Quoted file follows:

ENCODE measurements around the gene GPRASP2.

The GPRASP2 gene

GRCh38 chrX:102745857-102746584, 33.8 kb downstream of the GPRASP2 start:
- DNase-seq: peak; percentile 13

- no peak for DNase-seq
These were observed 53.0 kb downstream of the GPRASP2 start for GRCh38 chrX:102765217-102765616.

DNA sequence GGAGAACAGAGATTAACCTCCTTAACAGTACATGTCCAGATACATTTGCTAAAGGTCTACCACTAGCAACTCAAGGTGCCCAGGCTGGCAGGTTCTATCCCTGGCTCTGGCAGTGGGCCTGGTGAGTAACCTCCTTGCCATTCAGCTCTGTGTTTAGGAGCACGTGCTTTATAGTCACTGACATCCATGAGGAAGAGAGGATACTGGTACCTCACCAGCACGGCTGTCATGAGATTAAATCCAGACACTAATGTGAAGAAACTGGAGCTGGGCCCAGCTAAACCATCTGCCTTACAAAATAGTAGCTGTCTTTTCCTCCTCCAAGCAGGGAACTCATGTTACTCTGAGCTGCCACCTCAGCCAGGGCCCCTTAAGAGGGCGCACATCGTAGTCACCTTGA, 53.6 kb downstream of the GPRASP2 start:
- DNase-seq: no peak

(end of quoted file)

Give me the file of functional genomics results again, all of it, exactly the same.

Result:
ENCODE measurements around the gene GPRASP2.

The GPRASP2 gene

GRCh38 chrX:102745857-102746584, 33.8 kb downstream of the GPRASP2 start:
- DNase-seq: peak; percentile 13

- no peak for DNase-seq
These were observed 53.0 kb downstream of the GPRASP2 start for GRCh38 chrX:102765217-102765616.

DNA sequence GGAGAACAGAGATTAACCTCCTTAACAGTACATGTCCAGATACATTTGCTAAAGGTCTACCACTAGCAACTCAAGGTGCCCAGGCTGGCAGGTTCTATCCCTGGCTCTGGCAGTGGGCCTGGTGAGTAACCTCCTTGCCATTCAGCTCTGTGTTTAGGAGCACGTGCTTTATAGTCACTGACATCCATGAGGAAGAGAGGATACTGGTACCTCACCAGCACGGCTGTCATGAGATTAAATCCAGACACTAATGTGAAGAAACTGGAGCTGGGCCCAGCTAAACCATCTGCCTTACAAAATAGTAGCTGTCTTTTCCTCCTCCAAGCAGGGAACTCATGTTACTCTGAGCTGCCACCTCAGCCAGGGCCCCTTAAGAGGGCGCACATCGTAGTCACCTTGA, 53.6 kb downstream of the GPRASP2 start:
- DNase-seq: no peak